Standing the test of time, the apple pie is a world famous pastry that has adapted to times of limited ingredients with alterations like the crumble.
By Veronica Lavenia
photo by. G. Giustolisi
The most delicious sweets, at least for my personal taste, are the simplest, those that have been preserved in tradition over the passing years.
The apple pie (and its smaller version, apple crumble) is one of the most known and appreciated desserts in the world. The history of this pastry has its roots in the period of World War II when, even in Britain, it was almost impossible to find sugar, butter and flour. The scarcity of certain essential ingredients made it difficult to prepare desserts like apple pie. For this, English cooks and housewives, found the crumble, with few ingredients available to them, to be very useful and delicious. Beneath this layer were the usual sweet apples.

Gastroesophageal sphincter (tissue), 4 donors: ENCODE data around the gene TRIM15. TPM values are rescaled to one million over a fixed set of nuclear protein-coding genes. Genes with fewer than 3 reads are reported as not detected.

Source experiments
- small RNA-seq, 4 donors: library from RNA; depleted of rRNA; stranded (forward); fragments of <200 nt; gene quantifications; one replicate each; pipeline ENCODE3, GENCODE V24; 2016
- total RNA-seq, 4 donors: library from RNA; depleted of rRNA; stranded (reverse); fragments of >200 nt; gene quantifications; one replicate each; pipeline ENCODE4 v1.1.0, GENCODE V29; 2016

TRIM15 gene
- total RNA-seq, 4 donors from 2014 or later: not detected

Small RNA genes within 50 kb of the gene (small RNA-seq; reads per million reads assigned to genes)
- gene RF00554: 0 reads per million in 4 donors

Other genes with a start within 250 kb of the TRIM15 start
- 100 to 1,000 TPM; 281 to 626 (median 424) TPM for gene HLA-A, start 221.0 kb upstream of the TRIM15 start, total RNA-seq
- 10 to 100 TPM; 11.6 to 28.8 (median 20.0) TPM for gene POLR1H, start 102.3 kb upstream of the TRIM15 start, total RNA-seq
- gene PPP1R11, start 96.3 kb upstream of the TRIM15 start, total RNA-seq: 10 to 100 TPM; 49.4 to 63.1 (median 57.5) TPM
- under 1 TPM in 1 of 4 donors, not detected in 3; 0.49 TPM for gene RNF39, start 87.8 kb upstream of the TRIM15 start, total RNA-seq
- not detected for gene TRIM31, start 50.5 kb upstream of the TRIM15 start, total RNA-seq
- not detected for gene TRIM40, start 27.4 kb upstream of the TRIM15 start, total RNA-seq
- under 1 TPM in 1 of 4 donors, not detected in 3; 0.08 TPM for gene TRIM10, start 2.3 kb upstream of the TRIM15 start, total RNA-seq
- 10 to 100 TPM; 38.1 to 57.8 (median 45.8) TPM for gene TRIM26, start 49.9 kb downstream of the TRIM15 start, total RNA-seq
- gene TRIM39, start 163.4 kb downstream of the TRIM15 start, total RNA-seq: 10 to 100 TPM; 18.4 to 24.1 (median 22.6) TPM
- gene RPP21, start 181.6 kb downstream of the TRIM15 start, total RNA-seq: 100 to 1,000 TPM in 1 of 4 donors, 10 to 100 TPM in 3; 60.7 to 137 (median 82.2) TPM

With time, this iconic American and British dessert has become one of the most famous in the world and its recipe has been changed, so that today is also made with pears, rhubarb and raspberry. It is a typical autumn and winter comfort sweet, rich in energy, tasty and healthy.
- 200 g (7 oz) white Kamut flour
- 100 g (3½ oz) high quality butter
- 1 organic beaten egg
- 75 g (3 oz) light brown sugar
- 500 g (17 oz) apples
- the juice of 1 lemon
- cinnamon to taste
- Knead the flour with butter, egg and sugar until mixture is grainy.
- Cover with plastic wrap and let rest in refrigerator for 30 minutes.
- Peel and cut diced apples, basting with lemon juice.
- Sautéed the apples in the pan for 2-3 minutes with a tablespoon of sugar, then turn off the heat and add the cinnamon.
- Pour the apples in the casserole with butter and cover with the crumbs.
- Bake, in preheated oven, at 180°C (350°F/gas 4), for 25 minutes.
- Remove from the oven and decorated with a sprinkling of cinnamon.